I also began to write seriously about Holocaust literature. In 1978, together with Irving Greenberg, I published one of the first books on Elie Wiesel, Confronting the Holocaust: The Impact of Elie Wiesel (Indiana University Press, 1978). Two years later, I brought out A Double Dying: Reflections on Holocaust Literature (IUP, 1980), one of the earliest scholarly attempts to clarify the thematic and formal characteristics of this growing body of writings. Other books and articles have followed, including Imagining Hitler (IUP, 1985), Thinking about the Holocaust after Half-a Century (IUP, 1997), and The End of the Holocaust (IUP, 2011).
Much of this work seeks to illuminate literature’s role in the shaping of Holocaust memory, as well as to explain a growing resistance to such memory within certain areas of academic and popular culture. Towards the end of their careers, some of our most important writers, among them, Primo Levi, Elie Wiesel, Jean Améry, and Imre Kertész, have registered a strong sense of despondency and futility regarding readers’ interest in the wrenching experiences they have recounted in their writings.
As they saw it, Holocaust memory, whose vitality and longevity they hoped to consolidate through their life’s work, was rapidly attenuating. They have also decried the many ways in which such memory has been variously misused for ends that have little if anything to do with the history of the Nazi crimes against the Jews. The End of the Holocaust gives voice to their concerns and argues that they need to be taken seriously, especially in a post-Holocaust age that is witnessing the widespread return of antisemitism, one of the major causes of the disaster to which they bore witness. As Imre Kertész disturbingly puts it: “The anti-Semite of our age no longer loathes Jews; he wants Auschwitz.”
If there is even a remote chance that Kertész’s understanding of the after-life of Auschwitz is correct, then one of the obligations of Holocaust scholars is surely to help others come to know what he and so many writers like him went through. Feeling such an obligation myself, I long ago left the study of Romantic poetry to others and have focused the major part of my scholarly work over the past five decades to expanding and disseminating knowledge of Holocaust literature and, more recently, of contemporary antisemitism. My last book, Resurgent Antisemitism: Global Perspectives (2014), an edited volume of original essays, addresses these concerns. My next book, Deciphering the New Antisemitism, forthcoming in the fall, does so as well.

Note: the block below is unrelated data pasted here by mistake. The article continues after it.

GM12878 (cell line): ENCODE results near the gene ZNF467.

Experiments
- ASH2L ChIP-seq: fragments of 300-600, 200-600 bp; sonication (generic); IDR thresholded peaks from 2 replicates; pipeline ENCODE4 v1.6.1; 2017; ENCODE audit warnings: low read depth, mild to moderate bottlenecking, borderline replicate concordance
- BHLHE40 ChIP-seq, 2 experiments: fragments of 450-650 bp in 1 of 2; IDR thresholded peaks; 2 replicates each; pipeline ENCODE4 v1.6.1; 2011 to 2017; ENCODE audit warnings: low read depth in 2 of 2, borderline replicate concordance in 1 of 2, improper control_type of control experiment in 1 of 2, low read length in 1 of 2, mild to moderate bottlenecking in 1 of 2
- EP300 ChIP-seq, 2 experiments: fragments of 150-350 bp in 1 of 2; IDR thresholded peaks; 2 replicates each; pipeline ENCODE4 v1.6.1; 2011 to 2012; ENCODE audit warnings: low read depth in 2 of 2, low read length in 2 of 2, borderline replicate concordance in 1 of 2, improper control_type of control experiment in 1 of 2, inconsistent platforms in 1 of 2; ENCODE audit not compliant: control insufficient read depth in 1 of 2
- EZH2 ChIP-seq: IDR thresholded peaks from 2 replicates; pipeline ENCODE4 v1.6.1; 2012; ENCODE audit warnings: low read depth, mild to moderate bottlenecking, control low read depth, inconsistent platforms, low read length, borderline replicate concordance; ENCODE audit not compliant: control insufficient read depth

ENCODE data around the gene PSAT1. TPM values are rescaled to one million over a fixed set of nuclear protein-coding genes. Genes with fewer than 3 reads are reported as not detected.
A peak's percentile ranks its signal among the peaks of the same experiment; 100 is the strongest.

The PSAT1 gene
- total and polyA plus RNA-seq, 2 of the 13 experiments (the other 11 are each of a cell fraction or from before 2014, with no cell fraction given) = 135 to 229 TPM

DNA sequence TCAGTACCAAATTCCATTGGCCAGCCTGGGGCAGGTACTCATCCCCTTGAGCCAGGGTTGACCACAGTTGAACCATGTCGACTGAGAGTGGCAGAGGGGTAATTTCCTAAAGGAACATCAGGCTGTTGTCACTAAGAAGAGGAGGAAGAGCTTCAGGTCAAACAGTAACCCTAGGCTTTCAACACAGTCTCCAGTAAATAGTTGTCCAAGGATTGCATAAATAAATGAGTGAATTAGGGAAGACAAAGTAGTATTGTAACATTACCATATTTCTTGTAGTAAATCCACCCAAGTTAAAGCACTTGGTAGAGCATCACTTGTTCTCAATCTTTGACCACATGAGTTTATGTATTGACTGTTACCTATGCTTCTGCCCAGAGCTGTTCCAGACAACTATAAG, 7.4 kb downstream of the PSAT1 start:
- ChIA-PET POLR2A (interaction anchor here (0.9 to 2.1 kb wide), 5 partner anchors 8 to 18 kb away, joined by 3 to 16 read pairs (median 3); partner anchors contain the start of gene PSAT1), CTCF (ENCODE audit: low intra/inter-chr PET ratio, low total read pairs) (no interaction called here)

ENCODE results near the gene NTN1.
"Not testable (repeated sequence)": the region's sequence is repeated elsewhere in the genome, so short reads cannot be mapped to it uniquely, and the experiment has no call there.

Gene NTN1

As my early discovery of Wiesel and Schwarz-Bart convinced me, and as my subsequent readings in the works of countless other Holocaust authors have confirmed, we owe a debt to the dead, the least of which is that they not be forgotten. We also owe a debt to the living — at the very least, to alert them to those who look at Auschwitz today as inspiration rather than admonition. Such a view of the Nazi genocide, regarding it as a model to be emulated and not a warning to be heeded, is infinitely gloomy, but, for some, it seems to hold true, as Primo Levi foresaw in the conclusion of his last book: “Many signs lead us to think of a genealogy of today’s violence that branches out precisely from the violence that was dominant in Hitler’s Germany,” he wrote. And then, distilling all he had learned over 40 years of reflection on Auschwitz: “It happened, therefore it can happen again: this is the core of what we have to say.”
To pass on Levi’s hard-won wisdom, and the wisdom of Wiesel, Kertész, Améry, and many others like them, is to serve as a witness for the witnesses, not a career I ever consciously chose to follow but one that evidently chose me. I plan to keep at it for as long as I can.